In Malgorzata Szumowska’s slow paced but menacing cult horror-drama, a teenage girl leads a one-person rebellion against the patriarchy.
Has Midsommar left a hole in your life that can’t be filled? The Other Lamb may just be the movie to meet your needs. While not as overtly horrifying as the earlier film, it too focuses on the inexplicably seductive world of cults, reserving its most unsettling scenes for broad daylight.
Director Malgorzata Szumowksa’s English language debut and written by C.S. McMullen, The Other Lamb stars Raffey Cassidy as Selah, a young teenage member of a largely female cult. The sole male member is, unsurprisingly, the leader, who is only referred to as the Shepherd (Michiel Huisman). Though it appears to take place in the present (or certainly a time not so far past), the women dress in the modest garb of 19th century farm wives, color coded according to their relationship with the Shepherd. The “wives” and “daughters” have tense relationships with each other, well aware that they are in constant competition for both the Shepherd’s attention, and his affection.
Tearing a page from The Complete Idiot’s Guide to Starting a Cult, the Shepherd talks a lot of the usual jive about how he “saved” the girls from their broken lives and has visions of a utopia where they can be free. Despite it sounding like utter horseshit (let alone horseshit that’s been said by every would-be cult leader since the dawn of time), it sends these naive young girls into fits of shrieking, rapturous exaltation. Selah, perhaps the most pious members of the cult, begins to struggle with her beliefs, particularly once she starts her period, meaning she’ll soon be upgraded from “daughter” to “wife” (which also means she’ll soon be aware of the Shepherd’s bizarre, repulsive sexual fetish).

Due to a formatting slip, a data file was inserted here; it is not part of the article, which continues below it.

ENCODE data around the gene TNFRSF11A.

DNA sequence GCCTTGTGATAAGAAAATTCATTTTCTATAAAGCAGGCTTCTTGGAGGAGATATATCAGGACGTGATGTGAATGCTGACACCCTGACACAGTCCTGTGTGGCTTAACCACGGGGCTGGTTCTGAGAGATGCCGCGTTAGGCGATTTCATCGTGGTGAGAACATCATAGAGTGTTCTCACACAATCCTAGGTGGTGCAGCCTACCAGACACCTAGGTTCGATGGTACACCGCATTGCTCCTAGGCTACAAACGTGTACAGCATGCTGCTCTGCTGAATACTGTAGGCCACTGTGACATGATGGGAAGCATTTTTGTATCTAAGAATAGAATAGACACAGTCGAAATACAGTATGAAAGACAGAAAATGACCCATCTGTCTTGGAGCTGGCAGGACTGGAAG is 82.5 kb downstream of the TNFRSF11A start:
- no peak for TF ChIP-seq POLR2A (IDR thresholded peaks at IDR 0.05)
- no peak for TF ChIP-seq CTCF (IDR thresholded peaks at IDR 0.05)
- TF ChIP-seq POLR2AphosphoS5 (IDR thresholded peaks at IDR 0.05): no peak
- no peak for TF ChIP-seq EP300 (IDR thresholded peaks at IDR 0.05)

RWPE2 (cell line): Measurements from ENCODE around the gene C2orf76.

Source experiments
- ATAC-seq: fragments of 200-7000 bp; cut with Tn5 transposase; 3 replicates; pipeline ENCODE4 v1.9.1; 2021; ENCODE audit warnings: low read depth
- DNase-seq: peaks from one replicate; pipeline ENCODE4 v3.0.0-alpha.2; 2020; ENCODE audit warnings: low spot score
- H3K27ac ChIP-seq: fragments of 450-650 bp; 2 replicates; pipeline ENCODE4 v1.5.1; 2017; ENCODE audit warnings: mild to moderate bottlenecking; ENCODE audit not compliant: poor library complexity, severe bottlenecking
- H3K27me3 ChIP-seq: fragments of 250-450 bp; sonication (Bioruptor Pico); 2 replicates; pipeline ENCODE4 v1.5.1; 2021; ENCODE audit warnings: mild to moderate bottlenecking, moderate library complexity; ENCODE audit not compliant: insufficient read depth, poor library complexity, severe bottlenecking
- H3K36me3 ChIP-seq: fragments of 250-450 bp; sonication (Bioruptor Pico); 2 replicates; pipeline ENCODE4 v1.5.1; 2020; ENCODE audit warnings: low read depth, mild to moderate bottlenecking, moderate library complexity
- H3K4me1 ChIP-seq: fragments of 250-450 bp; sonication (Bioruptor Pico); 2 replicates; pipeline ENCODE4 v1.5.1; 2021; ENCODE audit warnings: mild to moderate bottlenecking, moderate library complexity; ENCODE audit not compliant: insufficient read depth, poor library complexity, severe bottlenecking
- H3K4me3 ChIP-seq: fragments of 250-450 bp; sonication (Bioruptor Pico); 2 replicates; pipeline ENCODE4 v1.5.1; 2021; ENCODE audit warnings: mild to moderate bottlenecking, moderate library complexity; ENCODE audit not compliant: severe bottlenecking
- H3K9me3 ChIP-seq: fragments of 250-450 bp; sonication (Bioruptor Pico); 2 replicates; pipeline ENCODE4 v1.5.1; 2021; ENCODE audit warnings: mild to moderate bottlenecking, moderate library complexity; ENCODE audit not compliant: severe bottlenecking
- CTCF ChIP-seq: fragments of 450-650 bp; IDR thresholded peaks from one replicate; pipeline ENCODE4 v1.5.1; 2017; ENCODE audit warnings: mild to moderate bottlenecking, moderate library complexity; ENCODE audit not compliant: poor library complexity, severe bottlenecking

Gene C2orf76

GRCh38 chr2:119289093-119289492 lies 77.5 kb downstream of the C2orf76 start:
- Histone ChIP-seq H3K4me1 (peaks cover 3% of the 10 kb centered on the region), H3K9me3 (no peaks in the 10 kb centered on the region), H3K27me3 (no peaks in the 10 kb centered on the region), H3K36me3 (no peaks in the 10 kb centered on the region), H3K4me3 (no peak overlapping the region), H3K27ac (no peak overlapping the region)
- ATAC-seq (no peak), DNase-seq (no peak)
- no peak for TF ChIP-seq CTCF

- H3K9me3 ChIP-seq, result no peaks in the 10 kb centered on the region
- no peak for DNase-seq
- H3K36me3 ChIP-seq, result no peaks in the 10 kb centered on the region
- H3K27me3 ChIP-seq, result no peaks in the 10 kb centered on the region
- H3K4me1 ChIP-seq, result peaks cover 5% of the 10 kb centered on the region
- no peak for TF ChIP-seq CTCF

While not as overtly horrifying, it too focuses on the inexplicably seductive world of cults, reserving its most unsettling scenes for broad daylight.
Things become all the more troubling for Selah after she spends time with Sarah (Denise Gough), once the Shepherd’s favorite wife, now shunned for what she says was “vanity” on her part. Sarah doesn’t explain what this means, and it’s possible she doesn’t know — after all, the Shepherd says (and does) a lot of things the women are supposed to accept without question. Selah also finds herself having eerie visions of dead animals, her own face splattered with blood, and a sheep staring balefully at her. At perhaps just fourteen or fifteen, she’s far too young to understand what any of this means, but she at least knows that something isn’t right here, and that there might be a reason why she and the others aren’t permitted to question the word of the Shepherd.
If you’re looking for non-stop terror, The Other Lamb isn’t it. It has the languid, eerie pacing of a dream, made all the more unsettling by occasional glimpses of normal life, like a Barbie doll (albeit one dressed in the same style as the cult members) displayed in a window. Further disorienting things is that we have no idea when, or where, this takes place, let alone that it’s suggested the Shepherd has been maintaining his flock, as it were, for years, but only appears to be in his 30s. When Selah has a vision of herself wearing a high school letter jacket and riding in the back of a car, is it a flashback, or a yearning daydream of normalcy? Would she even know what “normal” looks like for a teenage girl? The Other Lamb doesn’t have much new to say about the nature of cults themselves, but effectively evokes that stumbling around in the dark feeling that comes from being gaslit.
Cassidy, last seen in Vox Lux, has a luminous, Saiorse Ronan-like presence, with a spooky intensity matched only by Huisman as the Shepherd, who never has to raise his voice to be intimidating. Selah and the Shepherd’s interactions with each other crackle with equal parts desire, distrust, and fear. The only difference is that Selah doesn’t understand why she should be afraid of the Shepherd. But he sure knows why he should be afraid of her.
The Other Lamb is now available on VOD.